Sydney was recently hit with its fourth major flood event in just two years. On the night of July 4 more than 100 rescues were made to save people from their inundated homes, while 50,000 people waited anxiously on evacuation alert.
Parts of the region copped eight months’ worth of rain in just four days, overwhelming soils already saturated from two years of La Niña-driven storms.
Severe floods are not unheard of in NSW, which has recorded destructive rains, especially around the Hawkesbury River, since records began. But a recent report by the Bureau of Meteorology (BOM) found that while climate change was not directly responsible for this latest spate of floods, it may have made these disasters worse – a warmer atmosphere can hold 7% more moisture per 1°C of warming, making storm clouds more destructive.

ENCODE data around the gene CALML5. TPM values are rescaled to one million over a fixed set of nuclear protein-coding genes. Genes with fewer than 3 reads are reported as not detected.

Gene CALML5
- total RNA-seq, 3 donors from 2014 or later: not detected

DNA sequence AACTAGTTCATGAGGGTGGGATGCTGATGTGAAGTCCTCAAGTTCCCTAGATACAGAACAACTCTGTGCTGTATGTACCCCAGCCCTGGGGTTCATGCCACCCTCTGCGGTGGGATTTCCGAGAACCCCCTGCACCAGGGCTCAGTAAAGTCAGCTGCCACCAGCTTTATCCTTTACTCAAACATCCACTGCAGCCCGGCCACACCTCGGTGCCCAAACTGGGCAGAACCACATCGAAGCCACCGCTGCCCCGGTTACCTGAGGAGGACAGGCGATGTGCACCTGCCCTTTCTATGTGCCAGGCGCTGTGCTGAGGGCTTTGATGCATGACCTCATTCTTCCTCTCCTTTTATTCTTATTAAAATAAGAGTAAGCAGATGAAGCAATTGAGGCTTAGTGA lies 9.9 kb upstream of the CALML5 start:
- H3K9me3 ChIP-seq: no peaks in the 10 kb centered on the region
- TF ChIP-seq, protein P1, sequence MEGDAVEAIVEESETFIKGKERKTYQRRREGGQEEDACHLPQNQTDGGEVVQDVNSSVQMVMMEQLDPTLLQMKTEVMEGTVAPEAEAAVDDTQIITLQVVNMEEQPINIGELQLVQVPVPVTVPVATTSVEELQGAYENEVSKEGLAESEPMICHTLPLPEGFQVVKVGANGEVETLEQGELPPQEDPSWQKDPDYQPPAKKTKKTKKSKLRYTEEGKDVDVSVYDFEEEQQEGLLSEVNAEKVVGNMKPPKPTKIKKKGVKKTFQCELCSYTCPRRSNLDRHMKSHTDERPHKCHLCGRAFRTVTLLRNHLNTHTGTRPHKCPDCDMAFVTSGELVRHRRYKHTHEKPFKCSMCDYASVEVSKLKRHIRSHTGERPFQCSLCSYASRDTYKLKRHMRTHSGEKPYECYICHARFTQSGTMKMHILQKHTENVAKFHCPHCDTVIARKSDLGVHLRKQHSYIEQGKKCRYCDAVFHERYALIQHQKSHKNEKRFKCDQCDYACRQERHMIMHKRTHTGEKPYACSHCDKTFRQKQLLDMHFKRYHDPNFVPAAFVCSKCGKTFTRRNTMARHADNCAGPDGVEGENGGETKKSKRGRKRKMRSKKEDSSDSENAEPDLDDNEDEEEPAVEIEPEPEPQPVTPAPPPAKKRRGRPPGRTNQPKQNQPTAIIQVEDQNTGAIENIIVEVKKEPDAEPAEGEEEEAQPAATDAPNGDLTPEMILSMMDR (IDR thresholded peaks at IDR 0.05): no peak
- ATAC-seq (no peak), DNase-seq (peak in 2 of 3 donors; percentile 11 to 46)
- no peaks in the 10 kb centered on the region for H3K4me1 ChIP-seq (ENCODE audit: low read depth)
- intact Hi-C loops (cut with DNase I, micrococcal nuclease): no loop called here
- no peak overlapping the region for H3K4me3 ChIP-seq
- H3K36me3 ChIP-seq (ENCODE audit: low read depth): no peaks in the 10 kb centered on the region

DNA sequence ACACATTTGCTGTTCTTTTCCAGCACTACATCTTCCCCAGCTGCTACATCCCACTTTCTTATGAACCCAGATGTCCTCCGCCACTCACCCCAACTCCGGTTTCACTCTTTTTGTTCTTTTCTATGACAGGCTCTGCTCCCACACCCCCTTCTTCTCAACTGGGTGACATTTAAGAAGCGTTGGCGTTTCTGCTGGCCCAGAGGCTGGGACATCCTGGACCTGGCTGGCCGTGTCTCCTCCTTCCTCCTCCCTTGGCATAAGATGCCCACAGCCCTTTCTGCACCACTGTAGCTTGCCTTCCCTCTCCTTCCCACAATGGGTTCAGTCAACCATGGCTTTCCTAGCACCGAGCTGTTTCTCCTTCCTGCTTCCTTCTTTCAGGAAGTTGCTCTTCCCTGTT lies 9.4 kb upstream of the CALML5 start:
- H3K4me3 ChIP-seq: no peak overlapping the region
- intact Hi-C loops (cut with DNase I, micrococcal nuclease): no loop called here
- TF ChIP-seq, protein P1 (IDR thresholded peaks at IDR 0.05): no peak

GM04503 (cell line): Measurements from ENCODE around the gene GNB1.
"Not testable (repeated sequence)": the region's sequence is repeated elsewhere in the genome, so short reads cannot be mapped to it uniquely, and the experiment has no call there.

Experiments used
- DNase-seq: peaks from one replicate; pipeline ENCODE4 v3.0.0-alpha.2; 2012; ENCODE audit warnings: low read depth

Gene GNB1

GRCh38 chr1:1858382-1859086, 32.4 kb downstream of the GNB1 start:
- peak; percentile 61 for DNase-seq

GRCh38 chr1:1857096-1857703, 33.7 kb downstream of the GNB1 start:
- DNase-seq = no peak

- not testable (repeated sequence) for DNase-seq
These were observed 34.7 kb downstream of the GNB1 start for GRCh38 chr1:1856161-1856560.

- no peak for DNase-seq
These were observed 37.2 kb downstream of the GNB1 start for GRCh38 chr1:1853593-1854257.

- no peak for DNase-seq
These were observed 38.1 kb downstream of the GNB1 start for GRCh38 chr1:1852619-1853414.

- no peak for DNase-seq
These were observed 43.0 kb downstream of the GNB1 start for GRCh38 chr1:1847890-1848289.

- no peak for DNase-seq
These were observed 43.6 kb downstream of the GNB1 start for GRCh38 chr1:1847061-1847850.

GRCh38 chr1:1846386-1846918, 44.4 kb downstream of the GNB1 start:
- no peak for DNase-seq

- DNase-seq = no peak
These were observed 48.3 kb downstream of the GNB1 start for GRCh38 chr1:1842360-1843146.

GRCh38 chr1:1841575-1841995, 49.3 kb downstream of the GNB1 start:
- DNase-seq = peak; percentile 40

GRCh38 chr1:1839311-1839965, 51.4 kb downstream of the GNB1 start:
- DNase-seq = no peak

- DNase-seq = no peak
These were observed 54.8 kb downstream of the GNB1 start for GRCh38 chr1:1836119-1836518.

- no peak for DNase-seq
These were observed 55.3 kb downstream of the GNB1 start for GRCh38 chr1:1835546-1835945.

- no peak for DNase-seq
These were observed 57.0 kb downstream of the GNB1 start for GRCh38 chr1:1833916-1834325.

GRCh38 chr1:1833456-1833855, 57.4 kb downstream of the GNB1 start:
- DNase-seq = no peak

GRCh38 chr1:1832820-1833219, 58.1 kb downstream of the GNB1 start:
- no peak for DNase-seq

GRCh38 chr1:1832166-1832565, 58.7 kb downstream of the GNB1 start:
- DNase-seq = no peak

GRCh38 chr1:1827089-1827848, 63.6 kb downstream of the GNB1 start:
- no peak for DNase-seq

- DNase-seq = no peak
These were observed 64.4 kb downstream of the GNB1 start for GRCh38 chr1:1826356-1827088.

Extreme weather is expected to be part and parcel of a warming climate. And the weather impacts of climate change may be underestimated, due to a relative dearth of data in lower-income countries.
But what complicates the picture even more is the as-yet poorly understood relationship between these isolated weather events, Earth’s broader climate oscillations (such as La Niña), and climate change.
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